Wolfgang Amadeus MOZART (1756-1791)
String Quartet in G major, K387 Spring (1782) [30.22]
String Quartet in B flat major, K458 Hunt (1784) [28.32]
Hagen Quartet (Lukas Hagen (violin 1), Rainer Schmidt (violin 2), Veronika Hagen (viola), Clemens Hagen (cello))
rec. December 2014, Sendesaal, Bremen, Germany MYRIOS CLASSICS MYR017 SACD [59.07]
The Hagen Quartet was founded in 1981 in Germany. Its long relationship with Deutsche Grammophon has been fruitful producing in excess of forty CDs. From 2013 the Hagen has been performing on a set of Antonio Stradivari instruments known as the ‘Paganini’ Quartet, once owned by Niccolò Paganini. These are on loan from the Nippon Music Foundation. Prior to this December 2014 recording the Hagen had toured widely with a series of recitals entirely devoted to Mozart Quartets.
While Mozart may not have markedly advances the form of the string quartet his individuality enabled him to create a rare depth of feeling and emotion, rarely encountered in Haydn. A set of six string quartets was begun in 1782 only a year after Mozart had moved from Salzburg to Vienna. Published in 1785 this has become known as the ‘Haydn Quartets’ owing to its dedication to the great composer, Mozart’s older contemporary and firm friend.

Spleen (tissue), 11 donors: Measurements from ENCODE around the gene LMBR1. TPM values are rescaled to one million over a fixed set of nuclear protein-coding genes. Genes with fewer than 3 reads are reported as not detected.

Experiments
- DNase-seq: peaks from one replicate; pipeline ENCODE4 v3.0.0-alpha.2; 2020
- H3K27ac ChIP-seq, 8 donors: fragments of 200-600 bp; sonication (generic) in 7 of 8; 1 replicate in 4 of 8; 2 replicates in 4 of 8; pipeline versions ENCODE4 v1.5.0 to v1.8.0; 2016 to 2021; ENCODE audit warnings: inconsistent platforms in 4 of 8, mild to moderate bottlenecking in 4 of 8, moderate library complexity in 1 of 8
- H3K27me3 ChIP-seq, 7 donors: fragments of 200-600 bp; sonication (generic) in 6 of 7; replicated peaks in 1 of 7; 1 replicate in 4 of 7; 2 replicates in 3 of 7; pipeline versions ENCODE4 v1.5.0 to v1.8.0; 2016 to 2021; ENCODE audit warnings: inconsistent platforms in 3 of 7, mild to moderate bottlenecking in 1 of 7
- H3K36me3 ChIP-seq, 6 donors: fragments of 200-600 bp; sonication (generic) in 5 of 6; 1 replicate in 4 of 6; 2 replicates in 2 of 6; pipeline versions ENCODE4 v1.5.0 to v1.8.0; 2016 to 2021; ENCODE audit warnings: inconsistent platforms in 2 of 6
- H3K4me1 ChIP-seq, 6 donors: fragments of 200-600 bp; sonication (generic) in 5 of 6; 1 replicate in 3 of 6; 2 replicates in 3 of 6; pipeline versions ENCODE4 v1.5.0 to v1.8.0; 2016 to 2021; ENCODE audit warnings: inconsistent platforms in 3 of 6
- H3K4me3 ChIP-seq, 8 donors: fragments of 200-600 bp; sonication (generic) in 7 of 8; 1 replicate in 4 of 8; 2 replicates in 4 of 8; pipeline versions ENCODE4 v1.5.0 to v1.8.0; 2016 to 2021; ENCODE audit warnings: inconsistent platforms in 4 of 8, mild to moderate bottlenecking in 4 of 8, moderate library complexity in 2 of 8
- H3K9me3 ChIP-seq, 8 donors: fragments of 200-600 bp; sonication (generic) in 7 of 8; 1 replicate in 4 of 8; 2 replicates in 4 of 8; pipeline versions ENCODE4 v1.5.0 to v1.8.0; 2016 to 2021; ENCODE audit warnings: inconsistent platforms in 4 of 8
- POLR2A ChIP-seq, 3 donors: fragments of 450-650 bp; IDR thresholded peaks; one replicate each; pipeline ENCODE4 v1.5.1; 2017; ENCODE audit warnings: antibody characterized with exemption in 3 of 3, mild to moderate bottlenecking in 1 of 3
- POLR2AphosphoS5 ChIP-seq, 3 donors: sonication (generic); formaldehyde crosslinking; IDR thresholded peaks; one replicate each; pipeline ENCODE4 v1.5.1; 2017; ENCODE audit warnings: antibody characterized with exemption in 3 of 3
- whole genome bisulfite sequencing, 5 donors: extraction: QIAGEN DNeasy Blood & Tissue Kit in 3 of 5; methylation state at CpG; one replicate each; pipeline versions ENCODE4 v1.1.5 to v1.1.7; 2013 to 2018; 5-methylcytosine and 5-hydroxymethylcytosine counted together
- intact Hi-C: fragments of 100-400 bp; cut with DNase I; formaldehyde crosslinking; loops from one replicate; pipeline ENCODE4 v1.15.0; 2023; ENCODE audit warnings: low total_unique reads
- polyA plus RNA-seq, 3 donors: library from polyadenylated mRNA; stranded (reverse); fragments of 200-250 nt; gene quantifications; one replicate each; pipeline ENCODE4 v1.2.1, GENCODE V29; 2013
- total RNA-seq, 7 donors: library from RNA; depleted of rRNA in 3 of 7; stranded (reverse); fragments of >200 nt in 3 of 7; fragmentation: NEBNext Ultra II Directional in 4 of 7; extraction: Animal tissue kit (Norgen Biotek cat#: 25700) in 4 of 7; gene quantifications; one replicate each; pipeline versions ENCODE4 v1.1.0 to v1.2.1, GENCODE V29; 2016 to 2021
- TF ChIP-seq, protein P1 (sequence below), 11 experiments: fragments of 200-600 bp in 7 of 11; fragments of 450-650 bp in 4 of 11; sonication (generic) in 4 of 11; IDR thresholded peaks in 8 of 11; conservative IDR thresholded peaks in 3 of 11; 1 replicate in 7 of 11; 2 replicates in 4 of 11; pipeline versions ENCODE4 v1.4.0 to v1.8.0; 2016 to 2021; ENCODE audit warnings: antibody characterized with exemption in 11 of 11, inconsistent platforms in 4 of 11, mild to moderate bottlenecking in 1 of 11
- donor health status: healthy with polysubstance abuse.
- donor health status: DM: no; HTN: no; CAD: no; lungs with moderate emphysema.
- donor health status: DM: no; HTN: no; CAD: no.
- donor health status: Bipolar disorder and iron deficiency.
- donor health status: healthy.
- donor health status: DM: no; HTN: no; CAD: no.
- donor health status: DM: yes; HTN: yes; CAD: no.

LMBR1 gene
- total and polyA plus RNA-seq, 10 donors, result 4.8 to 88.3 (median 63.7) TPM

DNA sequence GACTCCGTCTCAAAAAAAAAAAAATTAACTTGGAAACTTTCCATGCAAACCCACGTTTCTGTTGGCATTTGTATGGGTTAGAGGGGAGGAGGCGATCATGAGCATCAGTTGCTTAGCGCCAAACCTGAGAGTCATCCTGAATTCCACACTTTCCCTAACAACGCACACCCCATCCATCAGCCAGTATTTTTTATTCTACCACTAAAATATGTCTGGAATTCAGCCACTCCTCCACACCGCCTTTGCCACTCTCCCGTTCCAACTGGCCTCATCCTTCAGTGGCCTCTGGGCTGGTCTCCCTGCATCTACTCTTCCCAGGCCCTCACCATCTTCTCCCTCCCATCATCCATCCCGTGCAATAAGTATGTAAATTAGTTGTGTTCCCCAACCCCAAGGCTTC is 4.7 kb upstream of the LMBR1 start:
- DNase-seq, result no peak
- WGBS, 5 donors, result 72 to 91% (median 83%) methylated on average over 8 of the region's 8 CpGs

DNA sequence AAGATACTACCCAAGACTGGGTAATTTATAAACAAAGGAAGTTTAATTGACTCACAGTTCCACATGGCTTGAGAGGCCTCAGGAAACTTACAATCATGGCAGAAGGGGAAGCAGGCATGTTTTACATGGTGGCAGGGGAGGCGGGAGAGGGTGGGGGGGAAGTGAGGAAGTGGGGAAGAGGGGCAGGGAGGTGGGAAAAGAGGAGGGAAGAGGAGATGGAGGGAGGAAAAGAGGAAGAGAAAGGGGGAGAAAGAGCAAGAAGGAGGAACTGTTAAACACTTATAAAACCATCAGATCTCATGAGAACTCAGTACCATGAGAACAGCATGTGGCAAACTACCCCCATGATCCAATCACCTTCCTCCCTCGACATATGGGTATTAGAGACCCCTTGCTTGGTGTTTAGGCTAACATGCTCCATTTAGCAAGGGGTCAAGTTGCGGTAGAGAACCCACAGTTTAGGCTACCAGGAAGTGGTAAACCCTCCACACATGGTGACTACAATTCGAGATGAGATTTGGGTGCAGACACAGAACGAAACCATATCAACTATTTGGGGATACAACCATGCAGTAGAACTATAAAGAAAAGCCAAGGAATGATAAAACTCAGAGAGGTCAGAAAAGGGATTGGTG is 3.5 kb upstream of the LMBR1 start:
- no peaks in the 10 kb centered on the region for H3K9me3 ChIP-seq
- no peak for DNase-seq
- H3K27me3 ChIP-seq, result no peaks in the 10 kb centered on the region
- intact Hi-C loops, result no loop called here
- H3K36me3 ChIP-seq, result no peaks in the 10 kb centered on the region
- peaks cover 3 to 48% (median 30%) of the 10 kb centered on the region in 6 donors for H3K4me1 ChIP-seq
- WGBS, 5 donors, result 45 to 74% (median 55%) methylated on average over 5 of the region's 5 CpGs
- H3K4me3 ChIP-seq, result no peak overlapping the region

First on the album is the String Quartet in G major, the first of the ‘Haydn Quartets’, a work that displays Mozart’s gift for polyphonic writing. Playing with deep concentration the Hagen has the full measure of this concentrated and elaborate score. I especially admire the third movement Andante Cantabile for its sense of introspection played with aching tenderness.
Next the String Quartet in B flat major - known as the ‘Hunt’ - the title of which is probably explained by the main theme suggesting a hunting call. On the surface the quartet appears to be the least profound of the six and the closest in style to that of Haydn. It is an uplifting, serious and inventive work. With its insight and controlled musicianship the Hagen brings out the music's expressive beauty and tasteful excellence. Of special appeal is the Menuetto: Moderato for its elegant writing and playfulness. In both works it is hard to fault the innate musicianship of the players especially in their concern for refined textures, impeccable ensemble and intonation. The Myrios sound team has gone as close as it dares in providing crystal-clear quality and an ideal balance between the instruments.
For some time in these two Mozart works I’ve been a firm advocate of the Emerson Quartet (Deutsche Grammophon) and the period instrument ensemble Quatuor Mosaiques (Naïve). I consider these compelling Hagen accounts to be of the same elevated quality. This release is well worth adding to any chamber music collection.
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